Once you have defined your focus and demographic, begin to do some serious research. The average age of subscription holders is between 25 and 44, with a household income between $50,000 and $100,000 a year. This is a pretty wide range, so use the niche that you have chosen to narrow it down.
If you are running a subscription refill service, like Amazon’s subscribe-and-save feature, you will be appealing to a different financial and age bracket than a luxury clothing subscription. Getting as specific as you can early on helps you plan exactly who your target group is, what your budget looks like, and build the type of service that your customers are looking for.
Once you know who you are marketing to and what you are marketing to them, it’s time to put together mockups and trial subscriptions, and get your product in front of real live consumers. This is the time to be willing to fail fast, put out a new product in a simple, effective way, and integrate feedback from your test audience. This is the point where you will begin to refine how you source, market, and deliver your product.
Sourcing, Delivering, and Succeeding
As consumers become more and more aware of where they are spending money and where their products come from, consider finding sustainable and ethically sourced materials and resources for your service. This will not only give you another unique value proposition, it will show that you have considered every aspect of the service you are providing.
Similarly, you will need to be discerning in your choice of vendors and sources for your products. This will affect your production timelines, marketing, and the need for any additional employees. Some businesses will buy their products in bulk and then distribute them individually, while others may source items individually, especially if they are working with small companies or artists.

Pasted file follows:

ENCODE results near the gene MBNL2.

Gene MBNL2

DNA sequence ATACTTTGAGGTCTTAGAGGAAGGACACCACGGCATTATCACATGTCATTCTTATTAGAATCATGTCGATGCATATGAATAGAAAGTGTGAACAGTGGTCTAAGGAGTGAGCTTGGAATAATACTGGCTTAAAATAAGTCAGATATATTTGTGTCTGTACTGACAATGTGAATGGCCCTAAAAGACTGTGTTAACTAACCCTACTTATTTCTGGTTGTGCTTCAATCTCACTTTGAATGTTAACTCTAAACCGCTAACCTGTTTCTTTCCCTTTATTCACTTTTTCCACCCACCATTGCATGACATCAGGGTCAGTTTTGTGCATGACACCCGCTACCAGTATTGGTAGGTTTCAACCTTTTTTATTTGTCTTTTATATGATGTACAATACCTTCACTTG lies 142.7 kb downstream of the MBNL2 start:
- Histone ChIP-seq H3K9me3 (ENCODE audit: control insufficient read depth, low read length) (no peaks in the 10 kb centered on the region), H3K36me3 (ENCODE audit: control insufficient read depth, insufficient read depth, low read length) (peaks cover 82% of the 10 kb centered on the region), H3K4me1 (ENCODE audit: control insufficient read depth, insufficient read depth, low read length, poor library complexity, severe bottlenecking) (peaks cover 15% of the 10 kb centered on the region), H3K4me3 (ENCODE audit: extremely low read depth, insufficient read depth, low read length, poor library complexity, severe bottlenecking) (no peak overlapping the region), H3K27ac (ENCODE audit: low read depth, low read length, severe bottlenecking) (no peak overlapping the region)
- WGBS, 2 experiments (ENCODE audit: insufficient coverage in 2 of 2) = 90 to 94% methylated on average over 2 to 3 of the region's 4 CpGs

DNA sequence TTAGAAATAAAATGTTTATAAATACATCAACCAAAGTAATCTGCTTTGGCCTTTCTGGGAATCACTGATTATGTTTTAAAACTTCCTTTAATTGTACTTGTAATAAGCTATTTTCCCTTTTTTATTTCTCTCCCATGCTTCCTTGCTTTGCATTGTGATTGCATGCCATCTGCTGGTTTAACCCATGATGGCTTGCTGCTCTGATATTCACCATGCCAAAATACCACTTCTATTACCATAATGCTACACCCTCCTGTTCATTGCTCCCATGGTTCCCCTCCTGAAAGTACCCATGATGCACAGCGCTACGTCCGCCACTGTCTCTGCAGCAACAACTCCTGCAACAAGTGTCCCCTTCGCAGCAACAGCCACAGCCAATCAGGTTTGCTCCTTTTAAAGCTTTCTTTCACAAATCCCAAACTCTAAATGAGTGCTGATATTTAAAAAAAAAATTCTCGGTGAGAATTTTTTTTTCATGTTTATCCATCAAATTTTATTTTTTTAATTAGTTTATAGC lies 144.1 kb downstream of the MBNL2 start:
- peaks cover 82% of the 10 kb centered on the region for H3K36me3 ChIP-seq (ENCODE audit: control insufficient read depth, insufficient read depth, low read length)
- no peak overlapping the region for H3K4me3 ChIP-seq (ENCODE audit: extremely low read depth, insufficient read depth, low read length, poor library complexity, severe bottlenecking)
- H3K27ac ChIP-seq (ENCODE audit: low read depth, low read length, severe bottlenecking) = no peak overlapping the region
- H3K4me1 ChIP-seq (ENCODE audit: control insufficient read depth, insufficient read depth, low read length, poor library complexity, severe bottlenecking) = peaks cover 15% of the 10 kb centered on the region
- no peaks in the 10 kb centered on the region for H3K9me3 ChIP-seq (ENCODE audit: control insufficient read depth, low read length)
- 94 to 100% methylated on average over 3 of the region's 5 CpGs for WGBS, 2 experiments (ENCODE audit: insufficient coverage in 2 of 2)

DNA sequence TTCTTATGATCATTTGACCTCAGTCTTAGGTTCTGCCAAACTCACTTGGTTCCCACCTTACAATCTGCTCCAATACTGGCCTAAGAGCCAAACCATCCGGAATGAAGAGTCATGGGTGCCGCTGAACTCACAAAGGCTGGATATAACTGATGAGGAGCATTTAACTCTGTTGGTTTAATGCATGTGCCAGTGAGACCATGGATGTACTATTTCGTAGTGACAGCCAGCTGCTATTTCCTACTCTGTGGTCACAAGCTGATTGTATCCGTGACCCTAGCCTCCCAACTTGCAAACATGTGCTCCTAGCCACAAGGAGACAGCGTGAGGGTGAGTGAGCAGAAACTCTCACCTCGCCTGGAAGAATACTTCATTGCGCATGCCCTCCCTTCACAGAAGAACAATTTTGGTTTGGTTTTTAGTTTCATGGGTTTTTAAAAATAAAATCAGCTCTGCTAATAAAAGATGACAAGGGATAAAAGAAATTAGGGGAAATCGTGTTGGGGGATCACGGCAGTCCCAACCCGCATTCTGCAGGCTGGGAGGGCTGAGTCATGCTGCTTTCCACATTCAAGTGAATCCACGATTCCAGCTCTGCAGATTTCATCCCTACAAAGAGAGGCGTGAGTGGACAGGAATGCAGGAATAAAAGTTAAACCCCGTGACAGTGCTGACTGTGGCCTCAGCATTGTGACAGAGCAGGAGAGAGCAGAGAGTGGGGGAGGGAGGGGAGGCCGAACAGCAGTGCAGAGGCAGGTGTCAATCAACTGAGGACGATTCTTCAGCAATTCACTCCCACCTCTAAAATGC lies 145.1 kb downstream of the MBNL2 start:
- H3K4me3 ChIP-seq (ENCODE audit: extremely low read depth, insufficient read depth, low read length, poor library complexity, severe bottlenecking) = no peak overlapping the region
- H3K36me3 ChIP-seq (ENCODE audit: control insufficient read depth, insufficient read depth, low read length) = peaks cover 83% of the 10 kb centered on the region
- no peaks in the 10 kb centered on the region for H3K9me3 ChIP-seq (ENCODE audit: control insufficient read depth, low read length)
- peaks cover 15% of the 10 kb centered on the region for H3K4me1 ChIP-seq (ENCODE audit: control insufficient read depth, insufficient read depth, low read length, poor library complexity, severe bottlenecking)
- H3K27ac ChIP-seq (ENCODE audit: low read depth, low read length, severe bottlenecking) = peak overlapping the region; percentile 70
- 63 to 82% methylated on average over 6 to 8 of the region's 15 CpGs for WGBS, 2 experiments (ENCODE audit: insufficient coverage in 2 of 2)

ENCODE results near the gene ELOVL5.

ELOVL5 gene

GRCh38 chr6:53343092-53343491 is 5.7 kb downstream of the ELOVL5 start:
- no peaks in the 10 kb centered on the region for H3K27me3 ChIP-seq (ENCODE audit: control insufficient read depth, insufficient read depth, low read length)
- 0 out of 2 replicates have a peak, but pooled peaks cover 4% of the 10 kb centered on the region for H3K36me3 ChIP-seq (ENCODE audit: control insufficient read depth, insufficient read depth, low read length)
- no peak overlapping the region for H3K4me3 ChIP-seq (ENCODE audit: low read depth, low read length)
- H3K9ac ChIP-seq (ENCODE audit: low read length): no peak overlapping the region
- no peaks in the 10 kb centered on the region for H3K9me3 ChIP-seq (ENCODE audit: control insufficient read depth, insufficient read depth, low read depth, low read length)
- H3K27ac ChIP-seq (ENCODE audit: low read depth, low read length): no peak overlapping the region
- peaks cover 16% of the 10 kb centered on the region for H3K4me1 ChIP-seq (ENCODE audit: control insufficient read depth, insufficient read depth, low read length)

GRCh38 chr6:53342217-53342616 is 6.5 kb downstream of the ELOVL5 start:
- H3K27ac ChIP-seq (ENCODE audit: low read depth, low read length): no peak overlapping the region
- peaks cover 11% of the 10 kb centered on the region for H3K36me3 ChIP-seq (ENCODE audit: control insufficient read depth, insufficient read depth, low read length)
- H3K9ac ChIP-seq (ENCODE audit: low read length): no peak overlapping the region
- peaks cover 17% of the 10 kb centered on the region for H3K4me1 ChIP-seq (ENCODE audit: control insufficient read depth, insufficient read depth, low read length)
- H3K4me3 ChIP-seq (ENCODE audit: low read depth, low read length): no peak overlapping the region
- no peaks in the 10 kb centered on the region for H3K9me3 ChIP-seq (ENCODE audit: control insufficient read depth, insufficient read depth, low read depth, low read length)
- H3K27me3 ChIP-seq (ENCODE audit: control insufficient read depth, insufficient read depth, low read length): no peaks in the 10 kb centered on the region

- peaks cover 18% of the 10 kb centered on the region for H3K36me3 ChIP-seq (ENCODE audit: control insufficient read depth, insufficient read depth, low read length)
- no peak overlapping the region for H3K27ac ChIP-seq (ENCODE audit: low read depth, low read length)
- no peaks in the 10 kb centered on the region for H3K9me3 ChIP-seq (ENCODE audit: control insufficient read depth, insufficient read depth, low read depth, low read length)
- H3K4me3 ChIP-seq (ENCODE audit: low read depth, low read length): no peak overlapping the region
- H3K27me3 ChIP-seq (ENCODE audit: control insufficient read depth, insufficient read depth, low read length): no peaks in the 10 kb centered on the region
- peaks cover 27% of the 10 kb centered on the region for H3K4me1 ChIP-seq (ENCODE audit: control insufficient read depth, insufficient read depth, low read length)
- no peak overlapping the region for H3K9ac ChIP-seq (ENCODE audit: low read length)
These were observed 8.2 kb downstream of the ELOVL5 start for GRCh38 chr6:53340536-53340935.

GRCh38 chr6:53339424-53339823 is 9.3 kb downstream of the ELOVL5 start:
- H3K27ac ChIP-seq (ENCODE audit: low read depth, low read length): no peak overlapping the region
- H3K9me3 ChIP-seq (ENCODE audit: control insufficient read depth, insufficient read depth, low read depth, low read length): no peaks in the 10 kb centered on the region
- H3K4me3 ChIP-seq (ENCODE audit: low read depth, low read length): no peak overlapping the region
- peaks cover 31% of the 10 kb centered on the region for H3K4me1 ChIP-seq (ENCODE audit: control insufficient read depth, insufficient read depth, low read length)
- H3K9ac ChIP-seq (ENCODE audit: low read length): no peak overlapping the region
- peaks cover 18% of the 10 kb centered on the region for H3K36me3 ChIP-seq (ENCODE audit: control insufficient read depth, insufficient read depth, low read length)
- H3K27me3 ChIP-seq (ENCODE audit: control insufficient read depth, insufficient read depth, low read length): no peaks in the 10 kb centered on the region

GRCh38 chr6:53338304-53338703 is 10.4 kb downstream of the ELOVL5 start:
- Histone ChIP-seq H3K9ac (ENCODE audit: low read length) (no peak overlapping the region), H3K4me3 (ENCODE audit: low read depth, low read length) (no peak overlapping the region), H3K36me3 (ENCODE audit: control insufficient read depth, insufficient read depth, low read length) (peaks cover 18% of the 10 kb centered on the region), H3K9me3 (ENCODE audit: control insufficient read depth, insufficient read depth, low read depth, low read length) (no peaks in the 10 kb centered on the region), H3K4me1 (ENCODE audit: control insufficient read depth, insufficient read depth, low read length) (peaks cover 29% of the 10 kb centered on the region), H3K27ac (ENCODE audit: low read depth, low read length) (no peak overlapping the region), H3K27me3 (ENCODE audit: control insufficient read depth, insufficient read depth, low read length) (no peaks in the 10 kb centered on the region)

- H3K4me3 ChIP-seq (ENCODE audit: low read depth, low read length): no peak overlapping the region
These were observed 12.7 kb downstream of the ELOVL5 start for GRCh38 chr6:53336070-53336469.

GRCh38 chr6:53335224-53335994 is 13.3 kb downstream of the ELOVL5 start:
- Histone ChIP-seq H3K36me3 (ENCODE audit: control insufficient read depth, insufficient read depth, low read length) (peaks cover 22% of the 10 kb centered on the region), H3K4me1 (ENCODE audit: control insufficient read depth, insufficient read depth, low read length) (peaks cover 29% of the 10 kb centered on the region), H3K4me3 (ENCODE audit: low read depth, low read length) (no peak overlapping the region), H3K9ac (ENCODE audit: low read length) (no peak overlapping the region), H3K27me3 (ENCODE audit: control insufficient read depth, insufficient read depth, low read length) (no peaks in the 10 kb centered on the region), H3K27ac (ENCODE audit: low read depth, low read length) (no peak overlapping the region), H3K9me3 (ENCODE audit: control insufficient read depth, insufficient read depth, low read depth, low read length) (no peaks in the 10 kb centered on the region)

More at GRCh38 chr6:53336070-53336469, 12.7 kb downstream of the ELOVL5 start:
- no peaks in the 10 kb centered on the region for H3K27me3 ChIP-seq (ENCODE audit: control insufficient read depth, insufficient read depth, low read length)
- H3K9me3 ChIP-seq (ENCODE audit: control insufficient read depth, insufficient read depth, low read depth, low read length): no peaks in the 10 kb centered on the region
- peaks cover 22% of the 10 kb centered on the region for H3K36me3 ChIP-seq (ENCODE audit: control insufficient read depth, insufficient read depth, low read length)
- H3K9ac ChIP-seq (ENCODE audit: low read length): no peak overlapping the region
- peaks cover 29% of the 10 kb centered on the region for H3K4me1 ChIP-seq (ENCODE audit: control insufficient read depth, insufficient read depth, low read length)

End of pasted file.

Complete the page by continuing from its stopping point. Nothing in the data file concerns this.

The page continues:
No matter what type of subscription box you offer, you have to be aware of factors that affect your product’s timely delivery. These include production timelines, inventory management, and any blockages that shipping companies are experiencing. Holidays are a common source of stress for any business that relies on delivery, and you will need to keep your customers apprised of any delays.
Once you have found a product, production method, and demographic that work harmoniously together, make sure to keep your subscriptions engaging. This may mean offering discounts, coordinated products, or free trials of another brand for refill subscriptions. For all boxes, this will mean staying within your client’s preferences while showing them something new that they will love, and may request in the future.
Subscription boxes are a current trend that shows no signs of slowing down. As their growth has continued, more and more options are coming to the market as new businesses find their niche audiences and build personalized experiences that leave customers feeling taken care of, and satisfied.
By finding a niche that both you and your customers are passionate about, researching and testing your service, and keeping the customer at the center of your business, you can build a successful subscription box.